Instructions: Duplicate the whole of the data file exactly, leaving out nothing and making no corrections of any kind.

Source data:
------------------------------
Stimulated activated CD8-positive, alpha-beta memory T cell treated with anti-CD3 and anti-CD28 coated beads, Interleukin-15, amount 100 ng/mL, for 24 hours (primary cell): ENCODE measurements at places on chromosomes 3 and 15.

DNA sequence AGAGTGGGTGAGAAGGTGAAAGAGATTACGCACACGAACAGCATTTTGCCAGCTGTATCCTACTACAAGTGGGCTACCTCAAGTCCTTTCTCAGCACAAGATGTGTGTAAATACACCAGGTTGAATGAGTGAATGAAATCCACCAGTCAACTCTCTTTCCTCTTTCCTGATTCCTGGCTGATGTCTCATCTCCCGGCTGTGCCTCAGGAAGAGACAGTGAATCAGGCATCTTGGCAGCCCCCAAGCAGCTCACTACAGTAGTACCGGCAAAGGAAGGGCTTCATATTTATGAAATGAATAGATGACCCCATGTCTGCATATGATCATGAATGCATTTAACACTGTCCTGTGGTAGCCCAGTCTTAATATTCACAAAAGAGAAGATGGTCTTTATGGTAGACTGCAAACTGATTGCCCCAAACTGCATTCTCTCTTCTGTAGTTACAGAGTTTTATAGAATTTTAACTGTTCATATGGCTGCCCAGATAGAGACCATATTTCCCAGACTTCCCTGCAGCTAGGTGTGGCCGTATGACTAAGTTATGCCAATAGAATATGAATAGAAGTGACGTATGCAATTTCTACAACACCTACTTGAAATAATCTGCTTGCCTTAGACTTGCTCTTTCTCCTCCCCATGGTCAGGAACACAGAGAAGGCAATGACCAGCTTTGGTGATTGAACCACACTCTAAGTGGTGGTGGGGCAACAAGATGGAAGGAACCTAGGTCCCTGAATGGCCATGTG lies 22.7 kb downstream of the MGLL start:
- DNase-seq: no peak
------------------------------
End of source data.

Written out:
Stimulated activated CD8-positive, alpha-beta memory T cell treated with anti-CD3 and anti-CD28 coated beads, Interleukin-15, amount 100 ng/mL, for 24 hours (primary cell): ENCODE measurements at places on chromosomes 3 and 15.

DNA sequence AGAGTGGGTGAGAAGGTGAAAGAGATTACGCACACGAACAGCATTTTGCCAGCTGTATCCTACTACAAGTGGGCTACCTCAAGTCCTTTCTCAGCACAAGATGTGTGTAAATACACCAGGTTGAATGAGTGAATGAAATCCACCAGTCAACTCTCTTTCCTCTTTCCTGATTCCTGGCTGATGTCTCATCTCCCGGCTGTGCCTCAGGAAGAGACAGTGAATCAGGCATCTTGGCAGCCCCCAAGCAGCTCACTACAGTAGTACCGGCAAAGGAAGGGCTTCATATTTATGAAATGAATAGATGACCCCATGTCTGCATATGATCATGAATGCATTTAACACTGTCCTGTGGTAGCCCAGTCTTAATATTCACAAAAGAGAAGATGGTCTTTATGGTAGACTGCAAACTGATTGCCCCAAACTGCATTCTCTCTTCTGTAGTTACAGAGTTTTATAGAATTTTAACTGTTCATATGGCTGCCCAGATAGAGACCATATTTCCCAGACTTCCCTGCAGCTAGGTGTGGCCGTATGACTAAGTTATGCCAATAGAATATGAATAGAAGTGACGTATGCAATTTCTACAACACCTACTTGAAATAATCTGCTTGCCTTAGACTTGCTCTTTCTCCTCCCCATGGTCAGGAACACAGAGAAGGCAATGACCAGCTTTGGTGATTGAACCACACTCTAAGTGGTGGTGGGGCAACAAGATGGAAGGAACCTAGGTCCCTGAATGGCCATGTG lies 22.7 kb downstream of the MGLL start:
- DNase-seq: no peak